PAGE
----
Other prescribed fires scheduled this year include Braderich Creek in the Coal Basin area, Cattle Creek in Missouri Heights and Grizzly Creek in Glenwood Canyon.

Senate candidate Andrew Romanoff to visit Aspen on Thursday for public event

One of the Democratic candidates running to unseat Colorado Republican Sen. Cory Gardner next year will be in Aspen for a campaign stop Thursday afternoon.

Andrew Romanoff, former Colorado House speaker, is scheduled to appear at the Aspen Fire Station (420 E. Hopkins Ave.) at 3:30 p.m. for a meet-and-greet with members of the community, according to a statement.

“Romanoff will answer questions from attendees and discuss his record of fighting for universal health care, a stronger environment and a better education for all Coloradans,” the statement said. “The event is open to the public.”

Romanoff, who has most recently advocated for better mental-health care in Colorado, is vying with former state Sen. Mike Johnston, former Colorado U.S. Attorney John Walsh and former Obama administration official Dan Baer, among several others, for the Democratic Senate nomination to challenge Gardner in 2020.

Aspen officials zeroing in on high-level communications position

The city of Aspen is doubling down on its public outreach budget and is inching closer to hiring a new director of communications.

While the job posting doesn’t close until the end of the month, the top six candidates were interviewed this week, said Alissa Farrell, the city’s human resources director.

She added that roughly 60 people have applied so far, and they range in experience from those who work in public administration, journalism, public relations and marketing.

Farrell said the next step is to form a panel of interested parties for on-site interviews and continue to monitor any new applicants.

While there is no deadline for when the new position will be filled, time is of the essence for the municipal government to interact with the public in a different way.

“The timeline is as soon as possible,” Farrell said.

The pay range for the job is between $93,307 and $131,097, plus benefits.

The city already has a community relations director, Mitzi Rapkin, who makes $94,578 a year, plus benefits.

Adding a supervisor role in the communications department is part of an overall public outreach goal with the public.

Ott said in her experience with other governments she has worked for and with, the amount of money the city spends on communications is paltry in comparison.

“As an organization with a $120 million budget and we are not spending even one half of 1 percent (on communications) is kind of out of the norm,” she said.

The new position will create a strategic framework that is predictable and reliable for the community, Ott noted, adding that the city’s multimedia and social media presence needs improvement, as well.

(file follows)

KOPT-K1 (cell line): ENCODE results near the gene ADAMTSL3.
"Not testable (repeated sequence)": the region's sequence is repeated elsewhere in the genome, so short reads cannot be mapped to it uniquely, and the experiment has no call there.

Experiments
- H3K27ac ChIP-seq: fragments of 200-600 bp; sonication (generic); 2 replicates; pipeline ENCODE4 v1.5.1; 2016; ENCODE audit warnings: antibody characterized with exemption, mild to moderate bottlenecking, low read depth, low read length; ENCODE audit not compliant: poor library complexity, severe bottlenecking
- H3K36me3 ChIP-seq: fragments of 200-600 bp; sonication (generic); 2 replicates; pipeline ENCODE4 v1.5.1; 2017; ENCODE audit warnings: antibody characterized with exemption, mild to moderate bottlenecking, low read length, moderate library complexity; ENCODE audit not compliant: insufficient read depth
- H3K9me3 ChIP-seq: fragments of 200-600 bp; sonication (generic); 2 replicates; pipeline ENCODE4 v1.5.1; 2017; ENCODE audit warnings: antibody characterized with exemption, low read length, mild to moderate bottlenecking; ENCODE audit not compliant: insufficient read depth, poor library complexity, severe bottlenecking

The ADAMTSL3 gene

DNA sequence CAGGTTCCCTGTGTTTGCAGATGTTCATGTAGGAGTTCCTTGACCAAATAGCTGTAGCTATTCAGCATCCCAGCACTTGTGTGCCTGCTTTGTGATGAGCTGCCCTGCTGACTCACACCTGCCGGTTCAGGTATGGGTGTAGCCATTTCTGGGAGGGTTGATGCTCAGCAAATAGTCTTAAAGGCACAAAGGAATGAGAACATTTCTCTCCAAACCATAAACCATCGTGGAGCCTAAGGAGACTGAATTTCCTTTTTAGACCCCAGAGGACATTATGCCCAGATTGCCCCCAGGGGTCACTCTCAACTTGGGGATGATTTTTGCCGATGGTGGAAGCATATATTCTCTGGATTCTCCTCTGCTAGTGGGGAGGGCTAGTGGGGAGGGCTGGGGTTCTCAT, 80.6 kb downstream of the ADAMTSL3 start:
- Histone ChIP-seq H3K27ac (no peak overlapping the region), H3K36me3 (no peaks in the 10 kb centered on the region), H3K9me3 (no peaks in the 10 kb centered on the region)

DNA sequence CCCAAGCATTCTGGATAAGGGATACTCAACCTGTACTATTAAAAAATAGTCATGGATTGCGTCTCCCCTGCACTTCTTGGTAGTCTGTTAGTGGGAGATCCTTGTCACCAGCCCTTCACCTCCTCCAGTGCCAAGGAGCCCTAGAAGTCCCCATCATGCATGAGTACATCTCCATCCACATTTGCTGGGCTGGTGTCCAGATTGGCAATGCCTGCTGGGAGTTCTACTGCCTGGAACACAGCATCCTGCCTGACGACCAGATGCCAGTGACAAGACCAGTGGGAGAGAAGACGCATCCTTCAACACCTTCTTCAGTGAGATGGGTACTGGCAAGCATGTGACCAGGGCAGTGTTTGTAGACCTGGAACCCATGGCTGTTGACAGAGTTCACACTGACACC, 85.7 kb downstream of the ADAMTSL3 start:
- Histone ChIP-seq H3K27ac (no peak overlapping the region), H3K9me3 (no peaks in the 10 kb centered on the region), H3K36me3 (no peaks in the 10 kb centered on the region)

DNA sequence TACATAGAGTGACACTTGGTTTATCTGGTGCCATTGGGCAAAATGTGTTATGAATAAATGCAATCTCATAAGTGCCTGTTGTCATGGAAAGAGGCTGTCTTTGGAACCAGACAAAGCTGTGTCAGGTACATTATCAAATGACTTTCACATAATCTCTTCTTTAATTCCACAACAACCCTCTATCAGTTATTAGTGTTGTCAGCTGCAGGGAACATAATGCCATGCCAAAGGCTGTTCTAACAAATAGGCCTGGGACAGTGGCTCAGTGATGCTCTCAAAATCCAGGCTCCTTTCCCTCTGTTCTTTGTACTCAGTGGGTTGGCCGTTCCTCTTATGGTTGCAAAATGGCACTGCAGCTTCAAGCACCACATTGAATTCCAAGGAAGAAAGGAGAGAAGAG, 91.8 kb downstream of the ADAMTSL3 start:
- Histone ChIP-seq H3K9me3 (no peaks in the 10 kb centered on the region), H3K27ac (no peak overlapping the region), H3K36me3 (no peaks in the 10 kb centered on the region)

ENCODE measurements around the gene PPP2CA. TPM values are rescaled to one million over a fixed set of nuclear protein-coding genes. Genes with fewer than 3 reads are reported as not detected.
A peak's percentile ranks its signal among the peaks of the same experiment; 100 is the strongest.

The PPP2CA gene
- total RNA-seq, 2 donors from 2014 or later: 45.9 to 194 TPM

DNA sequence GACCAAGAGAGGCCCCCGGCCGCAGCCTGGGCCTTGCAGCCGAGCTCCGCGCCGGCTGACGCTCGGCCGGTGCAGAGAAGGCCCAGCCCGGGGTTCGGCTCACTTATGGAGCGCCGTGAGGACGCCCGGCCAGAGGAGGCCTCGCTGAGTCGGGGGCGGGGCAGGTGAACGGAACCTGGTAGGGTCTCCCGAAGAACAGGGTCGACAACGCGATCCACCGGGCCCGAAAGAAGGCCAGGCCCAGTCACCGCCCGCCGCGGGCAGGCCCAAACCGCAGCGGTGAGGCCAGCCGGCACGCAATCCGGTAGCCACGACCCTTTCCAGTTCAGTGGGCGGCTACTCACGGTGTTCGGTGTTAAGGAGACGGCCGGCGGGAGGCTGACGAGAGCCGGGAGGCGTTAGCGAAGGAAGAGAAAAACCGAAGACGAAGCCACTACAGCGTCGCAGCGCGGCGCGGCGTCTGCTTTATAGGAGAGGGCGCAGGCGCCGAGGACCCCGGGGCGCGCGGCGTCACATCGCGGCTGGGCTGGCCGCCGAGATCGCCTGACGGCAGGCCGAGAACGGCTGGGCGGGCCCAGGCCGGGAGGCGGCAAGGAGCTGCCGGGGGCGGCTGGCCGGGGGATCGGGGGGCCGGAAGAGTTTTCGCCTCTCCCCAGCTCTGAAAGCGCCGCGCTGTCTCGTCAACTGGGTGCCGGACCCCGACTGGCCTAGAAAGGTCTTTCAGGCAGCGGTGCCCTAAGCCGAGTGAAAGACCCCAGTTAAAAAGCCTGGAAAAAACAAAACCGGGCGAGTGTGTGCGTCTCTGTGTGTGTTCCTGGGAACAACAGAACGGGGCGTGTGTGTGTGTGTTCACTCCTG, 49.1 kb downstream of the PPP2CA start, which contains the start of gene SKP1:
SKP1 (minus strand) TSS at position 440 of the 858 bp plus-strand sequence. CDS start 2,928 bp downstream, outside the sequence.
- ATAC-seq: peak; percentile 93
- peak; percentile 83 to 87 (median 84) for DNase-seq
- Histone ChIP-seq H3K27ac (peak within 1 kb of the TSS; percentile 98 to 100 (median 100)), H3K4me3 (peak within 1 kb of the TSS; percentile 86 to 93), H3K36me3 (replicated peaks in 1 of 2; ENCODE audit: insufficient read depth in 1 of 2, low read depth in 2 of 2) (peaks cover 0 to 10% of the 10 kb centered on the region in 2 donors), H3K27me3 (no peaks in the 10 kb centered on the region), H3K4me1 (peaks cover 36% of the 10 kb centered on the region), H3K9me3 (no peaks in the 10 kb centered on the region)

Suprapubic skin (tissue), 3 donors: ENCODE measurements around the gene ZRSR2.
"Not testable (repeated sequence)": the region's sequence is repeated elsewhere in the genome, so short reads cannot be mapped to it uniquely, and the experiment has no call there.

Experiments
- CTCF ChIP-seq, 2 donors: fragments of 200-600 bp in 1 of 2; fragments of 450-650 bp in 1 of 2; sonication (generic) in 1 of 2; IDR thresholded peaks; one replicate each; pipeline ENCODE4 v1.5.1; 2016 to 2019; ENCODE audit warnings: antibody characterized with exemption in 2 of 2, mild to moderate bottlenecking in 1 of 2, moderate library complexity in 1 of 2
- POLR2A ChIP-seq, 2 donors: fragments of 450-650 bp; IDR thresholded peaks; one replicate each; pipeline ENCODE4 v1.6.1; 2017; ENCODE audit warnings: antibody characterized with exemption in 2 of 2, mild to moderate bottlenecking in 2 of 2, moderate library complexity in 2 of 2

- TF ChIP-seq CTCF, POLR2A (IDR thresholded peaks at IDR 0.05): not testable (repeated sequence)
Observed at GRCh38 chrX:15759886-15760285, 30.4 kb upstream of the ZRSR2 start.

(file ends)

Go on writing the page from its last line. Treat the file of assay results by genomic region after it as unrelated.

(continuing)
“We are not where the world is,” she said.

And it became abundantly clear in the past year with several controversial initiatives that came out of City Hall that the public needs more ways to interact with its government.

“The community has a higher expectation in how they want to be contacted and reached and how they can participate,” Ott said. “So we are doubling our capacity in helping our community participate.”

The city does pay for outside public relations firms on various projects and will continue to on a case-by-case basis, Ott said.

Such was the case when the city embarked on the Castle Creek Bridge project last year.

The contractor was required to provide PR and communications services, which amounted to a $76,435 price tag to contract with Carbondale-based PR Studio for its information outreach effort.

PR Studio also is the communications firm for the municipal office project at Rio Grande Place, which amounts to $50,000.

In house, the city is poised to spend nearly $343,000 this year on two positions in the communications department, as well as additional expenses related to training and professional development.

Aspen City Councilman Ward Hauenstein said it’s a long time coming for the city to better communicate with its citizens.

“If $300,000 does break down barriers and boundaries, it is money well spent,” he said Tuesday. “The problem is that we never know going into it if the outcome will be a success. Show me a government that works. Show me a model of communication and engagement that unites us and them. I will gladly mimic it and apply it to Aspen.”

csackariason@aspentimes.com

Law firm hunts for Sammy Sosa over botched Aspen rental deal

One of Major League Baseball’s most prolific sluggers has disappeared like one of his towering round-trippers of yesteryear.